News, Culture & Society

Father, 32, fined £70,000 for installing double glazing at Grade II-listed home

A father has been fined £70,000 and accused of ‘reckless vandalism’ after he demolished a stairwell and cheese room at his Grade II-listed mansion home.

Property developer Laurence Daw, 32, was criticised by Cheshire East Council officials for the renovations he made to Aston Park House in Cheshire, which is so old it was listed in the Domesday Book.

He spent £480,000 renovating the historic house, which he bought in a derelict state for £320,000 in 2016.  

As well as the fines, Mr Daw must carry out 250 hours of community service.

Aston Park House in Cheshire is so old it was listed in the Domesday Book. Property developer Laurence Daw, 32, has been fined for the alterations he made to the Grade II-listed mansion

The property is described in records as a Queen Anne country house.

Mr Daw slammed the council after he was taken to court, claiming that there was no proof he had ‘willfully caused reckless damage to the house’.

According to the Manchester Evening News, he said: ‘I would warn anybody thinking of buying a listed property not to bother.’

Cheshire East Council listed Mr Daw’s offences as the unauthorised demolition of a two-storey historic cheese room and tradesman’s entrance, the removal of sash windows, gable coping stones, guttering and lime mortar pointing.

He was also accused of removing part of a staircase, floor tiles, door frames, window linings and architraves were also removed along with ceilings and soffits and an external boundary wall, while insulation spray foam was used on the fabric of the building, according to the council.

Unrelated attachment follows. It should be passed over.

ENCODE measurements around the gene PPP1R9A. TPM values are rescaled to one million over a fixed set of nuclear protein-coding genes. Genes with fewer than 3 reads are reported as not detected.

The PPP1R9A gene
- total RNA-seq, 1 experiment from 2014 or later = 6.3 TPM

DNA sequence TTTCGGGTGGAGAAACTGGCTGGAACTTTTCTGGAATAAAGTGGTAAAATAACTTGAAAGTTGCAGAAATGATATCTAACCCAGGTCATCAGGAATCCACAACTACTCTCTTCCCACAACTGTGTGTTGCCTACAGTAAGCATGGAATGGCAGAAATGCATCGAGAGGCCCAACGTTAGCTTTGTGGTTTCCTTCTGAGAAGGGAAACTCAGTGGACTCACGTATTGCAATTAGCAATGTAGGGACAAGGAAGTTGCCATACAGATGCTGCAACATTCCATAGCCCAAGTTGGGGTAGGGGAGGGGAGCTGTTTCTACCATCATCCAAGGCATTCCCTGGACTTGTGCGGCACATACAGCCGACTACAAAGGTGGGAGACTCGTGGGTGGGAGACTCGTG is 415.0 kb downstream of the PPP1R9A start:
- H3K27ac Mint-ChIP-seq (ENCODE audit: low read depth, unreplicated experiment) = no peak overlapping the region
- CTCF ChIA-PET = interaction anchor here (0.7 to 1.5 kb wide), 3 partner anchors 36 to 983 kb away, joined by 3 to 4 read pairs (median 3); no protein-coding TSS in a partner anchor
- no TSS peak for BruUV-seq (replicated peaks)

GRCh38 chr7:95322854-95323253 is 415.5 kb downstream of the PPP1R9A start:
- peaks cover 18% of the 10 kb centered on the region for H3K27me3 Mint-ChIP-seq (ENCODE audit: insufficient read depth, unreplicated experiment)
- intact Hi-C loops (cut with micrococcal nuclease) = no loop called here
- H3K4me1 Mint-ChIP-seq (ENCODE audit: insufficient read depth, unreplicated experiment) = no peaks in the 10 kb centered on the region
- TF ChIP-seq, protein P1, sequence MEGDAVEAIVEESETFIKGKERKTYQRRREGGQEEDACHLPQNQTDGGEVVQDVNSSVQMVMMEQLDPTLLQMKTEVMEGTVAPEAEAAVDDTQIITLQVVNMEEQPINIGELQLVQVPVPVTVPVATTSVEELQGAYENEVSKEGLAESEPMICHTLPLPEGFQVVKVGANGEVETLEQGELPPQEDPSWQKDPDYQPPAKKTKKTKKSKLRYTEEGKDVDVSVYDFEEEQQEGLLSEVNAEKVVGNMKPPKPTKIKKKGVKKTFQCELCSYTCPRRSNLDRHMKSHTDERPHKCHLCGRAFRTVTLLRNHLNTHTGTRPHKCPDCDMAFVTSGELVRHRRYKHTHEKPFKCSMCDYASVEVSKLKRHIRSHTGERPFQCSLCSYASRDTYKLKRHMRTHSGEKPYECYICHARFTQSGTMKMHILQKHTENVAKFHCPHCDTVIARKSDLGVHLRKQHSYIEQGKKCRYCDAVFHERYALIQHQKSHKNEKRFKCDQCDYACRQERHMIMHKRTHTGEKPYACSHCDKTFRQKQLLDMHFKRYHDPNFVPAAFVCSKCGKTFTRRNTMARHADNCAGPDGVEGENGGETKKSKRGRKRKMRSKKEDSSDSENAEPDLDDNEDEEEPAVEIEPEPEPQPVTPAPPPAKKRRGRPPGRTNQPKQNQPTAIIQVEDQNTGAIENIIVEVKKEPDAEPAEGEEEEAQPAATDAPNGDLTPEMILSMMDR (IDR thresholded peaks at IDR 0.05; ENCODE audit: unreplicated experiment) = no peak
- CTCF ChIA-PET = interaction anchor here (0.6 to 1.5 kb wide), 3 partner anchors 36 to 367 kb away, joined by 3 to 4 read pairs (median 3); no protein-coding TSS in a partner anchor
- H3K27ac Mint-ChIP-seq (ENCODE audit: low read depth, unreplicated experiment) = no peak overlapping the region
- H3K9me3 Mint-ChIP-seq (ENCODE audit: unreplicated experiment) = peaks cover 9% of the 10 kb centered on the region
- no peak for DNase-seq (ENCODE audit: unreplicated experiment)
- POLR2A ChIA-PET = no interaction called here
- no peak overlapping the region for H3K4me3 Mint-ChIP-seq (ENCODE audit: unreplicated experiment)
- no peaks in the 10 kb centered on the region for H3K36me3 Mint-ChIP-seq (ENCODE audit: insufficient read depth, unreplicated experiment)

Ainsley Arnold, Cheshire East Council cabinet member for housing, planning and regeneration, said: ‘Mr Daw’s actions with this property amounted to reckless vandalism and I want to thank the council officers, who have worked with Historic England and other experts, for their diligence and commitment in bringing this case to court and achieving this result.’ 

The legal issues started when Mr Daw installed double glazed windows and Cheshire East Council listed other offences like the unauthorised demolition of a two-storey historic cheese room and tradesman's entrance

The legal issues started when Mr Daw installed double glazed windows and Cheshire East Council listed other offences like the unauthorised demolition of a two-storey historic cheese room and tradesman’s entrance

Charles Smith, Historic England’s north-west principal adviser for heritage at risk, said: ‘Our built heritage makes a positive cultural, social and environment contribution to the nation. It is, however, a fragile resource.

‘We will continue to work closely with Cheshire East Council to rectify as much of the damage as possible. We hope that this sad episode will remind other owners of the need to treat listed buildings with respect and care.’

Meanwhile, Mr Daw expressed his dismay at the whole situation: ‘At no point during the course of the proceedings was there any suggestion or indeed finding by the court of any wilful intent on my part to cause reckless damage.’

While he accepts that some of the work on the house, carried out by third party contractors, was ‘incorrect’, he maintains that he had obtained appropriate consent at each stage. 

Historic England will now work closely with Cheshire East Council 'to rectify as much of the damage as possible'

Historic England will now work closely with Cheshire East Council ‘to rectify as much of the damage as possible’

He slammed the council for its ‘heavy handed’ approach to the case and claimed that Aston Park House was derelict and in a ‘perilous state of disrepair’ when he bought it. 

From Kent, Mr Daw said that he moved his family from London for a better life and only wants the best for them. 

He added: ‘My intention was never anything else but to create a safe and secure family home whilst undertaking to incur significant financial resources to restore a derelict and crumbling property.

‘Whilst I fully respect the role that Council planning officers undertake, what I have had to endure has been deeply unpleasant, a waste of taxpayer resources and entirely unnecessary.’

Mr Daw pleaded guilty to 15 offences under the 1990 Planning (Listed Building and Conservation Areas) Act and three offences under the 1984 Building Act.

He runs a string of property companies, mostly registered to an address in Kent, but gave addresses in Knutsford and Burnley to the court and was previously living in a mobile home at Aston Park House. 

Read more at DailyMail.co.uk


Comments are closed.